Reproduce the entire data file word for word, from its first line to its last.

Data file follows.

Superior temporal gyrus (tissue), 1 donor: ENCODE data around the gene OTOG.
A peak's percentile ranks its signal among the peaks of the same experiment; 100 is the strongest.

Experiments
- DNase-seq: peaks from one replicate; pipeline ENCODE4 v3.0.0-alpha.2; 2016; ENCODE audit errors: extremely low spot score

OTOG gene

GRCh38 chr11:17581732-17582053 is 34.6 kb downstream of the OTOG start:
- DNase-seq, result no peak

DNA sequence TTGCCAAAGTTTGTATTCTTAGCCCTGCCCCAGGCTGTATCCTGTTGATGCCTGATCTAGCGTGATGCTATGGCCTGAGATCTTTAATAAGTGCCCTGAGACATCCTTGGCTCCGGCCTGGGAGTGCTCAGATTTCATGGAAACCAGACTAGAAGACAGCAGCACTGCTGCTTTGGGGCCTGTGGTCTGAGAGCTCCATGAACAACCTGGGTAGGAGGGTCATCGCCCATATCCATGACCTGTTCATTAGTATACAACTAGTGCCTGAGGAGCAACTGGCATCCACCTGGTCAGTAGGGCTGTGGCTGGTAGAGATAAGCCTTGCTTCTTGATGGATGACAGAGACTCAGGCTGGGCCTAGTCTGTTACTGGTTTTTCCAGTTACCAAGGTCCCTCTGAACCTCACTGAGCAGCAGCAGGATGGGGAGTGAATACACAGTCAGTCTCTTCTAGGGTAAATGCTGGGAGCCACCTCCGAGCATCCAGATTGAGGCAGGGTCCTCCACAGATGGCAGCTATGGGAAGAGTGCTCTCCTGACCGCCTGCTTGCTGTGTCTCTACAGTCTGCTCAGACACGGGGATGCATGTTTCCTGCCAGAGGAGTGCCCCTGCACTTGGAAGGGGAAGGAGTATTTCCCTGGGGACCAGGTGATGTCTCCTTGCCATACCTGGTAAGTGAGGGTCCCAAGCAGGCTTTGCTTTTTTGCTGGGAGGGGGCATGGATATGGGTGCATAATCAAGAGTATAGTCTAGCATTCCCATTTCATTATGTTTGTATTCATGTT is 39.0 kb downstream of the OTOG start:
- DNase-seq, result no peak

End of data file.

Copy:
Superior temporal gyrus (tissue), 1 donor: ENCODE data around the gene OTOG.
A peak's percentile ranks its signal among the peaks of the same experiment; 100 is the strongest.

Experiments
- DNase-seq: peaks from one replicate; pipeline ENCODE4 v3.0.0-alpha.2; 2016; ENCODE audit errors: extremely low spot score

OTOG gene

GRCh38 chr11:17581732-17582053 is 34.6 kb downstream of the OTOG start:
- DNase-seq, result no peak

DNA sequence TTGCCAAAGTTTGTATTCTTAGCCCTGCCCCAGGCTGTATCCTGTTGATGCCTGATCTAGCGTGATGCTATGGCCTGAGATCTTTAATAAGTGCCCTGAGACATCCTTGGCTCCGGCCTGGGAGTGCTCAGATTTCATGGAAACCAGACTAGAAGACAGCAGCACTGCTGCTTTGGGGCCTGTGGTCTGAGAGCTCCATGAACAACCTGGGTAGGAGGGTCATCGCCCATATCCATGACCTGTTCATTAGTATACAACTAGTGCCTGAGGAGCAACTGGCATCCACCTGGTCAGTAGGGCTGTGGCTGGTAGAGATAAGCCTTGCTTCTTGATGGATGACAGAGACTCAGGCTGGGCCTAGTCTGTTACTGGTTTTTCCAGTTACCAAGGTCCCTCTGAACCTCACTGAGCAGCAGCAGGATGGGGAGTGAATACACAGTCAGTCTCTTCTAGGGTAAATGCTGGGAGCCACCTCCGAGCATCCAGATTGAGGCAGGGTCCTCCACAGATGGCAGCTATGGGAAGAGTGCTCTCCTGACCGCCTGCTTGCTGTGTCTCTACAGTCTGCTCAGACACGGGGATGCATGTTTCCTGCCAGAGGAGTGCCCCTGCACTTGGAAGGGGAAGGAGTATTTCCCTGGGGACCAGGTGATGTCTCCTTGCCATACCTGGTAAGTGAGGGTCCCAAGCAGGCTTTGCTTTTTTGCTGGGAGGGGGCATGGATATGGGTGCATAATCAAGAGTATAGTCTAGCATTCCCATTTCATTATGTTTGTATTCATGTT is 39.0 kb downstream of the OTOG start:
- DNase-seq, result no peak